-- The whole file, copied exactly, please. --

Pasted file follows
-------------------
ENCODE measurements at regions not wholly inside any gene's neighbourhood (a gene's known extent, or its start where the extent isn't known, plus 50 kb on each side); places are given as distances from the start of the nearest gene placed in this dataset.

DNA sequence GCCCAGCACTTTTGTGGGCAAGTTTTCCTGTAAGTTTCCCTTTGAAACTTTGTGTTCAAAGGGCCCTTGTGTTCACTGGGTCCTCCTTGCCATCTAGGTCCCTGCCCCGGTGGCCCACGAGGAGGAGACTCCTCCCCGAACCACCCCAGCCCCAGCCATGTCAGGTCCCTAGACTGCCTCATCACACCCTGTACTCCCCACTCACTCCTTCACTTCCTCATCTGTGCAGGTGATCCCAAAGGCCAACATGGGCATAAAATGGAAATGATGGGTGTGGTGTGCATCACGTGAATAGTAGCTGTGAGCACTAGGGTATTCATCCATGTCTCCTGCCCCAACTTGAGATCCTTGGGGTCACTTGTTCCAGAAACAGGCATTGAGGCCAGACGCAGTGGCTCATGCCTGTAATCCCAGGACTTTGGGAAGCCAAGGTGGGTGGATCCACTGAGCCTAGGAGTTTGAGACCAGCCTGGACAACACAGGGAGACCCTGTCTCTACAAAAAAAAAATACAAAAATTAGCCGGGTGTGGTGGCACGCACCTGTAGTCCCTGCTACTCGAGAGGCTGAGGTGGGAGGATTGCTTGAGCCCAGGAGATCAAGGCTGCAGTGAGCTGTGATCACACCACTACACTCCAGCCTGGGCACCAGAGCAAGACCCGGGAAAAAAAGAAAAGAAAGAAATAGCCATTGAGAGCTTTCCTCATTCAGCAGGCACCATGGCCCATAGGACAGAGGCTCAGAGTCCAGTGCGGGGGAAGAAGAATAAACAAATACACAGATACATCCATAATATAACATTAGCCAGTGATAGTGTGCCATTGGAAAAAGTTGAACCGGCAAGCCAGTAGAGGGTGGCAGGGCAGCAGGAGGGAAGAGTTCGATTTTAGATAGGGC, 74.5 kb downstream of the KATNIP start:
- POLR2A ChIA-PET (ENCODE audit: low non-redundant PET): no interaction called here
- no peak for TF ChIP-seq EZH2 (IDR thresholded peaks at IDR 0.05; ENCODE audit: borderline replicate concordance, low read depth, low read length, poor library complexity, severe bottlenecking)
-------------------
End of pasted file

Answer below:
ENCODE measurements at regions not wholly inside any gene's neighbourhood (a gene's known extent, or its start where the extent isn't known, plus 50 kb on each side); places are given as distances from the start of the nearest gene placed in this dataset.

DNA sequence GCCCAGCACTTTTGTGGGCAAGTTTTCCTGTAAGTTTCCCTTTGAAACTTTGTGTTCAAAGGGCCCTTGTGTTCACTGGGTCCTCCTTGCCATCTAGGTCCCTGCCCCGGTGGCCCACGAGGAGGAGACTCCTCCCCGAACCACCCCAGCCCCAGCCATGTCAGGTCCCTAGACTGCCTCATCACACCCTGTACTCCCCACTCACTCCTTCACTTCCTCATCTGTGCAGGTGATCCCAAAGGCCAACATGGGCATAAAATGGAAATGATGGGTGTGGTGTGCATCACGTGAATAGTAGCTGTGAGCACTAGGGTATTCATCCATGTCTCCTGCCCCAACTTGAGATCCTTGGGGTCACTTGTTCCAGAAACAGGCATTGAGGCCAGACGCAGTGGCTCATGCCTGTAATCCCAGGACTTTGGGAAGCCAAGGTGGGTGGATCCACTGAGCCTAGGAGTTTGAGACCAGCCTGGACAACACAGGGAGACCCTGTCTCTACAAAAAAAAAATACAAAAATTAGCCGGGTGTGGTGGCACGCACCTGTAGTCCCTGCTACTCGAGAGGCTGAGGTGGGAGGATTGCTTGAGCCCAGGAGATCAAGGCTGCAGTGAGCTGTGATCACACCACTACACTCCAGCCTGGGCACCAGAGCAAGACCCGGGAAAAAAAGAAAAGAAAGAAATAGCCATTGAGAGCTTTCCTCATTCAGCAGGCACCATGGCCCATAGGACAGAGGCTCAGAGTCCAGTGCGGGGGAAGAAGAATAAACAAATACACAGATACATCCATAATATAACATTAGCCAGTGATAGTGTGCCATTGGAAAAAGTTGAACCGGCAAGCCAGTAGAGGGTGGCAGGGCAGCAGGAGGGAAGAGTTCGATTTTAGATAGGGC, 74.5 kb downstream of the KATNIP start:
- POLR2A ChIA-PET (ENCODE audit: low non-redundant PET): no interaction called here
- no peak for TF ChIP-seq EZH2 (IDR thresholded peaks at IDR 0.05; ENCODE audit: borderline replicate concordance, low read depth, low read length, poor library complexity, severe bottlenecking)